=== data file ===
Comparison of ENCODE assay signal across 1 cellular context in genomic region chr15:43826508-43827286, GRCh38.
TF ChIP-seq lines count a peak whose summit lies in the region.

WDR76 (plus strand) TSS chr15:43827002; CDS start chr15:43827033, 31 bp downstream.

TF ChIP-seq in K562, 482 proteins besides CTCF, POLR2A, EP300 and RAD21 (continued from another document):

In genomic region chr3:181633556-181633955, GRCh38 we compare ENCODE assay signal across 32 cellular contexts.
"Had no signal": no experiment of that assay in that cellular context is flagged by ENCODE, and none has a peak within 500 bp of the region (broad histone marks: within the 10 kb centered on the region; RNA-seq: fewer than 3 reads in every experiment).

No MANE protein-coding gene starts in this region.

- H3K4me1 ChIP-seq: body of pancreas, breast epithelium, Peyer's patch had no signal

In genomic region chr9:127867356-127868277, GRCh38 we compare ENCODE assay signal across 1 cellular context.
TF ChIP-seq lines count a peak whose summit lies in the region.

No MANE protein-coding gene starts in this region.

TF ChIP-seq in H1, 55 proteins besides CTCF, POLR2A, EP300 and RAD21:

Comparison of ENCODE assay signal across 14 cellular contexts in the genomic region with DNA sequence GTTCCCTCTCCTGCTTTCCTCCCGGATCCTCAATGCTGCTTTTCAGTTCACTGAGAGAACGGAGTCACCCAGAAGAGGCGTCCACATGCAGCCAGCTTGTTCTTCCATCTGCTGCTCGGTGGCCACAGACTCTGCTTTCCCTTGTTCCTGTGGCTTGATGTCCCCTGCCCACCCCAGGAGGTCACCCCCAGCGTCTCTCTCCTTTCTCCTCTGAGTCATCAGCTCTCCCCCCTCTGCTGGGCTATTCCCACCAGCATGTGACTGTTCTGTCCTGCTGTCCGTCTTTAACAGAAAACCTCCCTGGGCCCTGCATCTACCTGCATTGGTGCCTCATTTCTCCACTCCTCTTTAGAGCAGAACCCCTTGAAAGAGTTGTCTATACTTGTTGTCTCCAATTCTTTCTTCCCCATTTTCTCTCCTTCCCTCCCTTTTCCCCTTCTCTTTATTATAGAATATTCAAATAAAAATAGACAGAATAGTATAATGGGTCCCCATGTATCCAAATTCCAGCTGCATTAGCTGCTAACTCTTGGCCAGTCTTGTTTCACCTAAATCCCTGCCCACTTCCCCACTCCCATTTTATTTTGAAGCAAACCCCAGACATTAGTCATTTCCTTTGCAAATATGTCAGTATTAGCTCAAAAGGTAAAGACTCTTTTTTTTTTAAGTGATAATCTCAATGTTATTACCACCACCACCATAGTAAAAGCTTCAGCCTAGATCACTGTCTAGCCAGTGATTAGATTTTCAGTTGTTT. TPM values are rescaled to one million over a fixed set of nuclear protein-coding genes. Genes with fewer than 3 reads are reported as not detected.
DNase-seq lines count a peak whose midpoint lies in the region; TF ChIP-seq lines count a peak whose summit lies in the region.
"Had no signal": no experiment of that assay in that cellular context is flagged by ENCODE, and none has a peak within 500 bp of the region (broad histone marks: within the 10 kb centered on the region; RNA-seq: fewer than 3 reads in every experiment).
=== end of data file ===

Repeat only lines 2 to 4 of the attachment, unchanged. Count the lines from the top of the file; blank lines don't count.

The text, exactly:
TF ChIP-seq lines count a peak whose summit lies in the region.

WDR76 (plus strand) TSS chr15:43827002; CDS start chr15:43827033, 31 bp downstream.

TF ChIP-seq in K562, 482 proteins besides CTCF, POLR2A, EP300 and RAD21 (continued from another document):